Q. Dear Zenagos,
I know I’m supposed to be networking, but I’m totally awkward at events. What am I supposed to be saying?
If you just show up at a networking event without a plan, you will waste your precious time. As Benjamin Franklin reputedly said, “By failing to prepare, you are preparing to fail.” You need to prepare your talking points before you leave for the event.
Prepare to Introduce Yourself
Networking gurus will tell you to be ready for the question, “What do you do?” At a US networking event, you can be certain that this question will arise. If you do not prepare an answer, this is an opportunity for you to bore everyone else and get them thinking about how soon they can leave the event. Think about what you do. What is special about it? What is unusual about it? Come up with a way of describing your job that is memorable. Try your idea out on the people around you – friends, family, neighbors. You’ll know you’ve got it right when the other person suddenly looks more interested and asks you a question.
Bring a List of Questions
As Dale Carnegie explains in How to Win Friends and Influence People, everyone’s favorite topic is themselves. If you can’t think quickly on your feet and freeze in social situations, prepare by creating a list of questions that curious people ask other people, and practice using them everywhere you can. Practice being inquisitive. Whether you are talking with your partner, friend, or neighbor, try to get the other person to say one more thing. If you can get other people talking, they will think you are a fabulous conversationalist.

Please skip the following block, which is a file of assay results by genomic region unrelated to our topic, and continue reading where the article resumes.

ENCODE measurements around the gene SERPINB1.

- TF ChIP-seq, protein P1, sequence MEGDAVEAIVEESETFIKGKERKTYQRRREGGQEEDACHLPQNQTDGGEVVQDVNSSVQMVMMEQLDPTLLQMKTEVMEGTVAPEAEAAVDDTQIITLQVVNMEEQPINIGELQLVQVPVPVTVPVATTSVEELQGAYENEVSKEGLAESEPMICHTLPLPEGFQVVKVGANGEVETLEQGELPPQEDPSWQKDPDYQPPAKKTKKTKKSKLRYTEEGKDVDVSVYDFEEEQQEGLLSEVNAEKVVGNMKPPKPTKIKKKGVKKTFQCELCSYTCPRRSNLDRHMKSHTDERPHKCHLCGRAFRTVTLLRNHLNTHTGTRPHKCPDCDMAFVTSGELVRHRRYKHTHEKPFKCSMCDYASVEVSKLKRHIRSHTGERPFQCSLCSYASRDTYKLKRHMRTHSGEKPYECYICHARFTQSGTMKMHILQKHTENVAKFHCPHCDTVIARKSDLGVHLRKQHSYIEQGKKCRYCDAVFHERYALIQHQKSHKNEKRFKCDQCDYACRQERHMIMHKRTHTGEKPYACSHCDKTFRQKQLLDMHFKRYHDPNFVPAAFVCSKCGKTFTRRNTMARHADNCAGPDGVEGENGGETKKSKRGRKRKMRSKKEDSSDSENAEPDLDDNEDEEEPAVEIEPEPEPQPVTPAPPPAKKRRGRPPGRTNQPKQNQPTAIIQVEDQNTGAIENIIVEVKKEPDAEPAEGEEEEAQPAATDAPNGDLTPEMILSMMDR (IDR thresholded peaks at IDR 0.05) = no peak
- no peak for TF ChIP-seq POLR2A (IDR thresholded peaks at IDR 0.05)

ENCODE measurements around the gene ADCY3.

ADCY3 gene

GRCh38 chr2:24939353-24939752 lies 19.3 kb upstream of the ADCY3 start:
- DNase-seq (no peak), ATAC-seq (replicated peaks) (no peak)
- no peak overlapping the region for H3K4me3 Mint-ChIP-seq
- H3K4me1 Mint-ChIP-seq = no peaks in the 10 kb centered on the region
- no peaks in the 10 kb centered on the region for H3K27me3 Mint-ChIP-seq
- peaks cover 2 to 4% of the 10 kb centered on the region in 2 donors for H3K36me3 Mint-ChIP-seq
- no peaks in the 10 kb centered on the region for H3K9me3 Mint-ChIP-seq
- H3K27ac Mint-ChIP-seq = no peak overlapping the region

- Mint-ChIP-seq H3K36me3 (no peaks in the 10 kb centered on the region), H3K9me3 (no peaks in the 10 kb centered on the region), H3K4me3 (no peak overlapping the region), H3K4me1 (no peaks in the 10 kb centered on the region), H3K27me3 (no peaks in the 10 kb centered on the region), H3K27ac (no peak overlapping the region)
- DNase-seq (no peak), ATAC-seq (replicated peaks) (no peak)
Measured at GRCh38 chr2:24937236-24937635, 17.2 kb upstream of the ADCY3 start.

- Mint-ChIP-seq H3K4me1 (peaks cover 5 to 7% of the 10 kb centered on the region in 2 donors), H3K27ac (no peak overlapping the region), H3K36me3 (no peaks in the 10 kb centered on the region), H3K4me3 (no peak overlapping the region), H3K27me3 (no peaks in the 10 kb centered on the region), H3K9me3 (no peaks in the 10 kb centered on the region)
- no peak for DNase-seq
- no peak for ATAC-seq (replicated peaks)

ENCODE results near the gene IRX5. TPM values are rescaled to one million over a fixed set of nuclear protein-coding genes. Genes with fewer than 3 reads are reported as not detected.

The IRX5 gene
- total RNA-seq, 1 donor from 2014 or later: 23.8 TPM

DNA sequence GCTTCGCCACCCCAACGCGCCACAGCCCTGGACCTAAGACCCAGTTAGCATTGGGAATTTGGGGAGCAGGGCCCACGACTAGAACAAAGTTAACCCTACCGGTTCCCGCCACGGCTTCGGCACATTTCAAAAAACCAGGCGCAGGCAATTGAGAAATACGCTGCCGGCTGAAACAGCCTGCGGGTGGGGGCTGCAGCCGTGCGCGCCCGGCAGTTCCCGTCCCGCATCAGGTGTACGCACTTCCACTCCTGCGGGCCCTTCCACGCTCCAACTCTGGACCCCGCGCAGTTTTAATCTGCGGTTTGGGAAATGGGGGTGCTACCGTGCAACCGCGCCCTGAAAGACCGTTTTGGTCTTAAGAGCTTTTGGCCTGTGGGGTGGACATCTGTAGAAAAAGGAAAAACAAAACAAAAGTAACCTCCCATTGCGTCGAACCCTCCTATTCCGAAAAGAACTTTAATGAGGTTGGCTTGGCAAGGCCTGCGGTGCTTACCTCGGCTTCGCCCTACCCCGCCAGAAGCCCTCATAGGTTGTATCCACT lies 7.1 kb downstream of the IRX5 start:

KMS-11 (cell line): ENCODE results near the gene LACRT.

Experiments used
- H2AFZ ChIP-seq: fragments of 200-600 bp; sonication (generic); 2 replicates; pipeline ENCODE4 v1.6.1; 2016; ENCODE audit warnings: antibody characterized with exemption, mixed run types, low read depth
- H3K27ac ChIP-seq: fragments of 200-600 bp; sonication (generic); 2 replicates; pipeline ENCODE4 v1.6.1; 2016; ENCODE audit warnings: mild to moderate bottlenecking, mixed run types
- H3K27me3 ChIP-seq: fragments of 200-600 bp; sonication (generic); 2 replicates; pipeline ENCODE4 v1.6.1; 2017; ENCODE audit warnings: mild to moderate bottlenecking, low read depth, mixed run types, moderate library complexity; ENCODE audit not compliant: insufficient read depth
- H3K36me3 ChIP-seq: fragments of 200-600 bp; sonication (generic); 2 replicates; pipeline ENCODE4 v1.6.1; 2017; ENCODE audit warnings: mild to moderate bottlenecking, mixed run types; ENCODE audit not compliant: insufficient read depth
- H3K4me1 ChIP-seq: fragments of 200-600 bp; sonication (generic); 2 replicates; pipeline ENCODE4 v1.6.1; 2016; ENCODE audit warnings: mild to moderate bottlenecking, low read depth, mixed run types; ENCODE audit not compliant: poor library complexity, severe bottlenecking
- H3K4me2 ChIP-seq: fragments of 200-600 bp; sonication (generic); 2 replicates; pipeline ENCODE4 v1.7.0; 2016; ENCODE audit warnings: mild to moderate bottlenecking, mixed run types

Have a Few Topics Ready
If you end up standing next to another shy person at a networking event, you might need to do more of the work. Prepare a few topics. Before you go to the event, scan some news sites for current events. Politics can be a hazardous topic, so avoid that. Instead, look for unusual items, or search for “weird news.” Think of a few points that you could make about each topic. If there is a speaker at the event, look that person up, and try to find a few interesting facts that you can use to salt the conversation.
Be Ready with Your “Ask”
Before you leave for the event, think about what would most help your business right now. After you have gotten the other person talking, bring up your “ask” – that one thing that would be most helpful for you right now. For example, every business needs customers, but think upstream a bit – what are the common sources of customers? For example, if you think that a partnership with a particular type of firm could lead to relationships that could lead to customers, “ask” for connections to people at that type of firm. Just ask each person for one thing. People generally want to be helpful, so if they have that one idea in mind, they may think of you when that opportunity comes along.
Try to Reciprocate
The magic of networking is reciprocity. So, be sure to ask what it is that would most help your networking partner right now. People are often surprised by this question and need to think about it. It may be a good way to get them talking, so you can learn more about their business and the potential connections that could benefit you both.
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Carnegie D. D. & Thomas L. (2022). How to win friends and influence people: updated for the next generation of leaders [Revised edition]. Simon & Schuster.